As the 21st century comes to a close, Earthlings are living on an overheated, dying planet. One sign of hope exists in the universe — and for once it’s not Mars. In a galaxy far, far away, another blue planet exhibits pulsating signs of water, oxygen, and some form of alien life. The 2063 iteration of NASA would like to send a squad of fearless astronauts to scout out the territory. There’s only one hitch. The estimated time of arrival at said distant planet is approximately 80 years. Any adult capable of attempting the spaceward flight plan will not live to see it through.
For some unexplained reason, cryogenic sleep, or some version of suspended animation, hasn’t been invented. And yet, practically every sci-fi movie ever made depends on that particular technology to ensure the characters don’t age whilst traversing the vast cosmos. Didn’t anyone in Neil Burger’s Voyagers see Alien (1979)? This singular oversight turns out to be the engine that ignites the plot. Humans still have plenty of fancy screens to swipe at in order to absorb information. But long-distance space flights are a one-way ticket to a gravity-less grave.
Instead of sending a team of astronauts to their deaths in space, the international space federation — alarmingly American-centric — bioengineers a dozen babies. A short voiceover informs the audience that, in one prototypical case, the sperm of a Harvard scholar is implanted in an M.I.T. scientist’s egg. Or vice versa. When these kids later grow up to be sulky teenagers, you wonder if the reference to that privileged background in some way accounts for the ensuing conflict.
Richard (Colin Farrell) has been a father figure to these space cadets since they were manufactured in clear plastic wombs. The original sacrificial plan is to send them upward on their own. But as their mentor, he can’t bear the thought. When he tells his supervisor that he wants to join them, she reminds him that he won’t return. With a melancholy glance and a teary glint in his eye, Richard gives her an allusive reply. His affliction, such as it is, never gets filled in with a backstory. Since the movie’s primary concern is hormonal adolescents, Richard’s past gets short shrift as does our time with a subdued Farrell.
Deprived of Earth’s simple pleasures — such as outdoor picnics on sunny days or parental hugs — the cloned teens are initially presented as cerebral beings with placid emotions. Unfortunately for the future of their intended mission, Christopher (Tye Sheridan) and his best friend Zac (Fionn Whitehead) discover that something’s amiss with the blue juice they’ve all been drinking. They manage nearly ten seconds of computer sleuthing before discovering “the blue” is drugging them into a pacific state.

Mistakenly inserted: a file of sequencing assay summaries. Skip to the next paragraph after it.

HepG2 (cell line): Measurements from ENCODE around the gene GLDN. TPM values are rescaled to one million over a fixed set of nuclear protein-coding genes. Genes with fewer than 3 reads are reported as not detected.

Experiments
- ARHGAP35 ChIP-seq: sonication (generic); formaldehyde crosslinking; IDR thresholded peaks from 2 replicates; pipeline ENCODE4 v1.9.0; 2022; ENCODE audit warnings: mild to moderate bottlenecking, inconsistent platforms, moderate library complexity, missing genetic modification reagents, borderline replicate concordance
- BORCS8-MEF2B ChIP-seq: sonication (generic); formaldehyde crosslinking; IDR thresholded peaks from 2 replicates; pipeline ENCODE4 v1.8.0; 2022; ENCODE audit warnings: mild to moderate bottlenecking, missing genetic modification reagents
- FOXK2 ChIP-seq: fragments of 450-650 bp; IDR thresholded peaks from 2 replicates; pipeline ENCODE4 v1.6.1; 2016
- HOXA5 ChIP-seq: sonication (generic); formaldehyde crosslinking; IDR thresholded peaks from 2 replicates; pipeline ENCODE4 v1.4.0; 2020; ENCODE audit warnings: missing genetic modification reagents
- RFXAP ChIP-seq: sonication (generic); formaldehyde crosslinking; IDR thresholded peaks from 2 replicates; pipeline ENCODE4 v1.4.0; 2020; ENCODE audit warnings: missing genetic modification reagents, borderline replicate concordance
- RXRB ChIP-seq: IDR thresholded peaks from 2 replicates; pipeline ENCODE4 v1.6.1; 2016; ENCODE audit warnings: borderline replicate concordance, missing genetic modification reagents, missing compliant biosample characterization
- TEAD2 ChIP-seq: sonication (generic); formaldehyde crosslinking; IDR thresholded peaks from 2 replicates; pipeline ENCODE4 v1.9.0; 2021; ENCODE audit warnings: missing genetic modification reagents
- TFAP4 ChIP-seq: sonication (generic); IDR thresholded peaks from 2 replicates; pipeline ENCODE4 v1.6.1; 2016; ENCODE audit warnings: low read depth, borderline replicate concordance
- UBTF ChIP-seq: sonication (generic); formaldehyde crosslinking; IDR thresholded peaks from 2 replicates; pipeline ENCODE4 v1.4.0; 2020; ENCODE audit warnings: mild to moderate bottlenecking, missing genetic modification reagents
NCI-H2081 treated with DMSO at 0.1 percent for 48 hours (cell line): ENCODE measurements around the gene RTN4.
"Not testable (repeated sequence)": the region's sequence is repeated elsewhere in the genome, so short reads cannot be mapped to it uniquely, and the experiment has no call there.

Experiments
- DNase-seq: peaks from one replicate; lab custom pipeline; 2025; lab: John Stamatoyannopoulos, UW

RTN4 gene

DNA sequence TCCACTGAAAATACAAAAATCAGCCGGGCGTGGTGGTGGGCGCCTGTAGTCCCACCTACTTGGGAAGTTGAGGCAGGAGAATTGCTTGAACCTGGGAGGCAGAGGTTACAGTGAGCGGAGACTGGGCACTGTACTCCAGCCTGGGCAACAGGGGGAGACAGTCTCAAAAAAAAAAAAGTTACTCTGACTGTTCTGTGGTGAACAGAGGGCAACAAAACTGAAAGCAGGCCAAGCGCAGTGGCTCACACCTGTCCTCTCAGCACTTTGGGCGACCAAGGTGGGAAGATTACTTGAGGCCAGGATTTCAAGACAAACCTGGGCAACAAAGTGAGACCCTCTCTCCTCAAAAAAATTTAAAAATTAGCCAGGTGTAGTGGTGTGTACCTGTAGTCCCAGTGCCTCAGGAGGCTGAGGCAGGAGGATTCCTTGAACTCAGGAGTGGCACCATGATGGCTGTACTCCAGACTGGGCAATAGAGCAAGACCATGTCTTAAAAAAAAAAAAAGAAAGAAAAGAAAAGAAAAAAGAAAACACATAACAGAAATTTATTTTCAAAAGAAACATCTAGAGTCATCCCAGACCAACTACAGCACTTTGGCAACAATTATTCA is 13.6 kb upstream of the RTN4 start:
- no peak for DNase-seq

Once Christopher and Zac decide to stop drinking the blue, their repressed, untrained emotions get the better of them. They run down corridors, wrestle each other and shout out loud like cavemen discovering how good meat tastes after roasting on an open fire. The script, liberally borrowing the same pent up hostilities from Lord of the Flies, further complicates their relationship with the addition of a love triangle.
Sela (Lily-Rose Depp) is shocked by Zac’s vulpine advances — but confident enough to reject him. When he later senses a connection between her and Christopher, Zac goes on the warpath. As the alpha villain, Whitehead (Dunkirk) leaves as much of an impression here as Tim Roth does in Rob Roy (1995), in part because everyone else is so dutifully restrained. But the actor’s eyes also exude an untamed ferocity. His jawline frequently trembles with rage. Whereas Sheridan and Depp are comfortably numb together. Their romance, sadly, is nowhere as nuanced as the forbidden affair in another similarly-themed sci-fi film Equals (2015).
Apart from a cameo appearance by Game of Thrones’ Isaac Hempstead-Wright (Bran Stark), the diverse supporting cast in Voyagers recede into the background like silhouettes on a repeating pattern of wallpaper. When not somnolent or histrionic, they’re as content to follow instructions as the clones in Kazuo Ishiguro’s Never Let Me Go. Unlike Ishiguro, Burger (Divergent), who wrote the screenplay and directed, isn’t interested in exploring what it means to be a motherless clone. He panders to the bratty, volatile side of his teenage audience and lands on a simplistic premise. The kids are alright without society’s constricting set of rules. In order to set up a potential sequel (Voyagers II: The Arrival), he also ends the film prematurely and unimaginatively, without letting us land on the new planet or get a glimpse of its welcoming or hostile inhabitants.
Voyagers opens in theaters on April 9.